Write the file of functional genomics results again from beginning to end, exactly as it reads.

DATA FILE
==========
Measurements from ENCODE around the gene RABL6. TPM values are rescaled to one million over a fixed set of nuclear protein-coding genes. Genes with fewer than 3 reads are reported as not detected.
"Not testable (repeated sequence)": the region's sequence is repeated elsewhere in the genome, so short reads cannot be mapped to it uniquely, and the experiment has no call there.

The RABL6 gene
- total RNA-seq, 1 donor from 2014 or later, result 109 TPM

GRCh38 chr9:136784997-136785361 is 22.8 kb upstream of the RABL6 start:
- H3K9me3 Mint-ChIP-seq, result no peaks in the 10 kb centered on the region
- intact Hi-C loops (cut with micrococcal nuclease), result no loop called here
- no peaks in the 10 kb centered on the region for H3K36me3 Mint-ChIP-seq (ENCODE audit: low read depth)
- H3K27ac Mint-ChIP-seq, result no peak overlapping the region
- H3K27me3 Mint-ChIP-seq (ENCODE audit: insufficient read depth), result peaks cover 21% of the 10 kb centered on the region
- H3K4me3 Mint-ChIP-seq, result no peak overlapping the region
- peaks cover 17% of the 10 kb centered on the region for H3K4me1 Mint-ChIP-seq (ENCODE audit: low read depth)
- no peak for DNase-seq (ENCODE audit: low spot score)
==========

Measurements from ENCODE around the gene RABL6. TPM values are rescaled to one million over a fixed set of nuclear protein-coding genes. Genes with fewer than 3 reads are reported as not detected.
"Not testable (repeated sequence)": the region's sequence is repeated elsewhere in the genome, so short reads cannot be mapped to it uniquely, and the experiment has no call there.

The RABL6 gene
- total RNA-seq, 1 donor from 2014 or later, result 109 TPM

GRCh38 chr9:136784997-136785361 is 22.8 kb upstream of the RABL6 start:
- H3K9me3 Mint-ChIP-seq, result no peaks in the 10 kb centered on the region
- intact Hi-C loops (cut with micrococcal nuclease), result no loop called here
- no peaks in the 10 kb centered on the region for H3K36me3 Mint-ChIP-seq (ENCODE audit: low read depth)
- H3K27ac Mint-ChIP-seq, result no peak overlapping the region
- H3K27me3 Mint-ChIP-seq (ENCODE audit: insufficient read depth), result peaks cover 21% of the 10 kb centered on the region
- H3K4me3 Mint-ChIP-seq, result no peak overlapping the region
- peaks cover 17% of the 10 kb centered on the region for H3K4me1 Mint-ChIP-seq (ENCODE audit: low read depth)
- no peak for DNase-seq (ENCODE audit: low spot score)